Charlie Zeiler Mixes Up Fall Cocktails the Right Way at The Mix Up Bar

Charlie Zeiler stirs his Vieux Carré inspired Pear of Aces cocktail.
Charlie Zeiler stirs his Vieux Carré inspired Pear of Aces cocktail.
Heather Hoch

You won't find pumpkin spice syrup or any other artificial junk on Charlie Zeiler's new Mix Up Bar cocktails menu. The Royal Palms' bartender, instead, builds on classic recipes with new ingredients to make unique autumnal drinks. While discussing his new menu, Zeiler explains which ingredients he's using this fall, his dedication to the classics, and what it's like to work at a resort cocktail bar in the Valley.

See also: Stephanie Teslar of Blue Hound in Phoenix Uses Sherry in Her Fall Cocktail Menu

Whether you're a gin, bourbon, or mezcal fan, Zeiler's menu has a little something for most people, which he says is both the challenge and benefit of running a cocktail program in a resort. Having worked at the Montelucia, Camelback Inn, and Sheraton in downtown Phoenix before settling in at the Royal Palms, Zeiler knows well the benefits and drawbacks of a resort bar.

Ditch the prickly pear margarita for Zeiler's Desert Dame.
Ditch the prickly pear margarita for Zeiler's Desert Dame.
Heather Hoch

"You definitely have to take it back and make sure there's some crossover. What might be common here might be completely uncommon in, say, Pittsburgh." Zeiler says. "You're always meeting somebody new, though, whether they're from around the world or around the corner."

Charlie Zeiler Mixes Up Fall Cocktails the Right Way at The Mix Up Bar
Heather Hoch

One of Zeiler's new creations specifically illustrates both his ability to please the tourist crowd and still satisfy local tastes. The Desert Dame mixes fresh prickly pear puree for the crowds who want something very Southwestern, but instead of putting it into an over-tart margarita like most places, Zeiler mellows it out with Arizona Distilling Co.'s Desert Dry Gin, lemon, and allspice dram.

You'll notice a couple of common ingredients on the menu, such as that very fall "in" flavor allspice dram. Benedictine and AZ Bitters Lab's figgy pudding bitters both appear throughout the menu as well. Overall, these elements, and other creative uses of nutmeg, tea, and maple syrup add those fall flavors without falling back on the fake stuff.

Whiskey and apple cider with a little something extra.
Whiskey and apple cider with a little something extra.
Heather Hoch

There's pretty much no drink on the menu more drinkable and overtly seasonal than the 52 Apples. Named after the location off of 52nd Street, Zeiler mixes Woodford Reserve with apple, fig, lemon, Benedictine, and figgy pudding bitters for a cider-like sweet drink topped with a skewer of dried apple slice and half of a fig.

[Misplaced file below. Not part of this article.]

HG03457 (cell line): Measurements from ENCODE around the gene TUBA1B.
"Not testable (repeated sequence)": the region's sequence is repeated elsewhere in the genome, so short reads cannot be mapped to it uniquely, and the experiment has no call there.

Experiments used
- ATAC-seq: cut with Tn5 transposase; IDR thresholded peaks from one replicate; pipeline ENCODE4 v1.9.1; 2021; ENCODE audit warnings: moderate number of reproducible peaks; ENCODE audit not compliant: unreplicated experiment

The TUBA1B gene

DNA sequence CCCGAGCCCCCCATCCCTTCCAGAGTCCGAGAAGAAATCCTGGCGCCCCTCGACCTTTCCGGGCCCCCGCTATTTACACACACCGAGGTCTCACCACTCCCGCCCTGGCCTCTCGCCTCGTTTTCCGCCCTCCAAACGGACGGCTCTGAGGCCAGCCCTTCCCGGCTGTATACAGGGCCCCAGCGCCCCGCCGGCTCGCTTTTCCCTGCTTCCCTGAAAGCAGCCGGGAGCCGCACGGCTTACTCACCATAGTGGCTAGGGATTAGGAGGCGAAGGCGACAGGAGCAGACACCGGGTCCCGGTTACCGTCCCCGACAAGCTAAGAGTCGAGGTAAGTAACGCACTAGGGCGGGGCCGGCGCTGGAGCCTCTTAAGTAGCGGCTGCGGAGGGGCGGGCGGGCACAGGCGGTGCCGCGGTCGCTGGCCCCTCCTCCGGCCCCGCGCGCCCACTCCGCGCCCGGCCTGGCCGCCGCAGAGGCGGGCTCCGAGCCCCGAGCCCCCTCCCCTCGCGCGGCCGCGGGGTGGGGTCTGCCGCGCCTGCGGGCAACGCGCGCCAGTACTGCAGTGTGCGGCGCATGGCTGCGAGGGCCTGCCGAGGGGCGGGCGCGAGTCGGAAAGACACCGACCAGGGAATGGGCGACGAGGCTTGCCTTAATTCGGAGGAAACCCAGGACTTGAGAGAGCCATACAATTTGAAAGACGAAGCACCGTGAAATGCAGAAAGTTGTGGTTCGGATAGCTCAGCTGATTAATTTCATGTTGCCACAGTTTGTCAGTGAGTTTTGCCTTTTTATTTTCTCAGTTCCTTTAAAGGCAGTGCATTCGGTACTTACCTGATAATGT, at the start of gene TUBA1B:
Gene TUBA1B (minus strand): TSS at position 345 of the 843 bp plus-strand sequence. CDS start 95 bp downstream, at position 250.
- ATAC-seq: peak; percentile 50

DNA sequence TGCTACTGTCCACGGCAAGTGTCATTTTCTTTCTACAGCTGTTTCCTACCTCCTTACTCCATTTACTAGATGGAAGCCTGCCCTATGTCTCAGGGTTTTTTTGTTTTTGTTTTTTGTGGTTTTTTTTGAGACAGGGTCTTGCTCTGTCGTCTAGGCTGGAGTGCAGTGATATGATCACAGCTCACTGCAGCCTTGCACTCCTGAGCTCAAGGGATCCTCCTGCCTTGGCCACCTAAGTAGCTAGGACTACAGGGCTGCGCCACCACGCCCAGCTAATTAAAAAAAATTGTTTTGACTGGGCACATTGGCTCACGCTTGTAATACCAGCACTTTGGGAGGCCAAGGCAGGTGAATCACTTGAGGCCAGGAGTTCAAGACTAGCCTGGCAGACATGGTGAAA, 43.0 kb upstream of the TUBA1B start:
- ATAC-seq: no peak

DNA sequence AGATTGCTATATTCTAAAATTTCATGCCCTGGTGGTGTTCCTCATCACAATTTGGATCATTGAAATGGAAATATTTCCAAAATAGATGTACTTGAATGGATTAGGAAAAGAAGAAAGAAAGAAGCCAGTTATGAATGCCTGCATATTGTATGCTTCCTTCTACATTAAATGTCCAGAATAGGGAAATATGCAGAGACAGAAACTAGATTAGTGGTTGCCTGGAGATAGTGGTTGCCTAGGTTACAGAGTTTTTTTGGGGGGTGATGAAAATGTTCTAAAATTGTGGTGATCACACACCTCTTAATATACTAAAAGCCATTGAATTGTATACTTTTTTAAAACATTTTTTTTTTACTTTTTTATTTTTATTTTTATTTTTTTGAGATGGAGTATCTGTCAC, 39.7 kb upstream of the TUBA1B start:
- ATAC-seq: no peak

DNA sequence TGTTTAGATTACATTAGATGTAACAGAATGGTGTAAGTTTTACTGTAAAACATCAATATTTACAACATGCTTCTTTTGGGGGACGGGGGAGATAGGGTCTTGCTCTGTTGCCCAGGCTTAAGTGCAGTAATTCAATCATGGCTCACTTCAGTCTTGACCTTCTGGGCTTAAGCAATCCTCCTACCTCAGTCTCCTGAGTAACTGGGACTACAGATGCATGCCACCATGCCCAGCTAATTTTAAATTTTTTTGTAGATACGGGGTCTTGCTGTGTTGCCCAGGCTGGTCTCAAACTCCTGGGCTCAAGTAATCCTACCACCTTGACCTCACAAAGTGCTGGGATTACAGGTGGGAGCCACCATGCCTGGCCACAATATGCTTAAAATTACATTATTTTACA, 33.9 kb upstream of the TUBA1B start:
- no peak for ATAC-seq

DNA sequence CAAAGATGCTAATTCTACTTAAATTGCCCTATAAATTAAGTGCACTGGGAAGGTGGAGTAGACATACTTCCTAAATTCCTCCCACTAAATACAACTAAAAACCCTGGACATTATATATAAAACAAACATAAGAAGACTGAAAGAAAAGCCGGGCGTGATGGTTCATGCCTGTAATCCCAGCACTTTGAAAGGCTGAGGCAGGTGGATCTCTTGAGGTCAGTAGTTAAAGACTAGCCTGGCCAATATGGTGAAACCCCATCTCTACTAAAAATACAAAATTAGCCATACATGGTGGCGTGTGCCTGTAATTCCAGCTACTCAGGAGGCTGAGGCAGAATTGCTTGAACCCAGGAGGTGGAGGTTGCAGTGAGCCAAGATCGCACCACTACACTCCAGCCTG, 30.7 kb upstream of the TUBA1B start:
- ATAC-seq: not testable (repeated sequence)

Charlie Zeiler Mixes Up Fall Cocktails the Right Way at The Mix Up Bar
Heather Hoch

While the 52 Apples has obvious appeal, the Pear of Aces was the standout on the menu. Riffing on the base of a Vieux Carré, the cocktail combines Bulleit rye, pear brandy, Contratto Blanco, Benedictine, and Angostura and Peychaud's bitters. The cocktail retains all of the depth and smoothness of its predecessor, while lightening up in flavor a bit. Garnished with a fan of sliced pear, it's simple, but flavorful.

 

On the other end of the spectrum, if you're looking for something tart, bubbly, and a little showy, the Smoking Berries is the way to go. Using a locally-made blackberry-ginger infused balsamic vinegar from Outrageous Olive Oils & Vinegars as his shrub, Zeiler adds mezcal, tequila, crème de cassis, and local honey into a Perlini carbonating system. Though Zeiler could technically carbonate any cocktail with it, the aeration helps lighten the intense flavors in this drink in a nice, well-balanced way.

Zeiler says using as much local ingredients as possible, whether it's honey, vinegar, fresh produce, spirits, and bitters, is important to him, regardless of what season's menu he's working on. Taking those fresh Phoenix flavors, he adds a new twist to drink combinations you might already know.

"They say the basis of the greats have all already been made," Zeiler says. "Your twist on that, using new ingredients, is where creativity comes into play."

Zeiler uses a Perlini carbonating system to lighten his cocktails.
Zeiler uses a Perlini carbonating system to lighten his cocktails.
Heather Hoch

You can try those four cocktails, along with drinks like a Hot Buttered Rum, the Mix Up Mule made with housemade ginger beer, and a barrel-aged Rosita (tequila-based Negroni), at Mix Up Bar now for $14 a pop.

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